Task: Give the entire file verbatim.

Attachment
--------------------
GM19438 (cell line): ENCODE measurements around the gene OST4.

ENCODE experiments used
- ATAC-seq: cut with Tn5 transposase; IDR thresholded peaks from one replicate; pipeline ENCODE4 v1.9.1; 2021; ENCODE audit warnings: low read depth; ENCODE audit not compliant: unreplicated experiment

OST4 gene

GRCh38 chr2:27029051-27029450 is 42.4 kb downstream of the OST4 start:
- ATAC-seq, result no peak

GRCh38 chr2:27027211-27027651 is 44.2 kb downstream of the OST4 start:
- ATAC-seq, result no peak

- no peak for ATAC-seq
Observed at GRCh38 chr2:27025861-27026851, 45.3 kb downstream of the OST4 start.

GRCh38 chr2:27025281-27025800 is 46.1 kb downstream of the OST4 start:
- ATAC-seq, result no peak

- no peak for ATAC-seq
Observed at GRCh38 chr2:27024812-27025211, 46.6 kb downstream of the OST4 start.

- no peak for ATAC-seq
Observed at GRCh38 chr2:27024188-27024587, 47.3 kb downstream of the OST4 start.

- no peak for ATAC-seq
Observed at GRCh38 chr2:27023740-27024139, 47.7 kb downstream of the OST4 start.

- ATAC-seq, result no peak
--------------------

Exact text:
GM19438 (cell line): ENCODE measurements around the gene OST4.

ENCODE experiments used
- ATAC-seq: cut with Tn5 transposase; IDR thresholded peaks from one replicate; pipeline ENCODE4 v1.9.1; 2021; ENCODE audit warnings: low read depth; ENCODE audit not compliant: unreplicated experiment

OST4 gene

GRCh38 chr2:27029051-27029450 is 42.4 kb downstream of the OST4 start:
- ATAC-seq, result no peak

GRCh38 chr2:27027211-27027651 is 44.2 kb downstream of the OST4 start:
- ATAC-seq, result no peak

- no peak for ATAC-seq
Observed at GRCh38 chr2:27025861-27026851, 45.3 kb downstream of the OST4 start.

GRCh38 chr2:27025281-27025800 is 46.1 kb downstream of the OST4 start:
- ATAC-seq, result no peak

- no peak for ATAC-seq
Observed at GRCh38 chr2:27024812-27025211, 46.6 kb downstream of the OST4 start.

- no peak for ATAC-seq
Observed at GRCh38 chr2:27024188-27024587, 47.3 kb downstream of the OST4 start.

- no peak for ATAC-seq
Observed at GRCh38 chr2:27023740-27024139, 47.7 kb downstream of the OST4 start.

- ATAC-seq, result no peak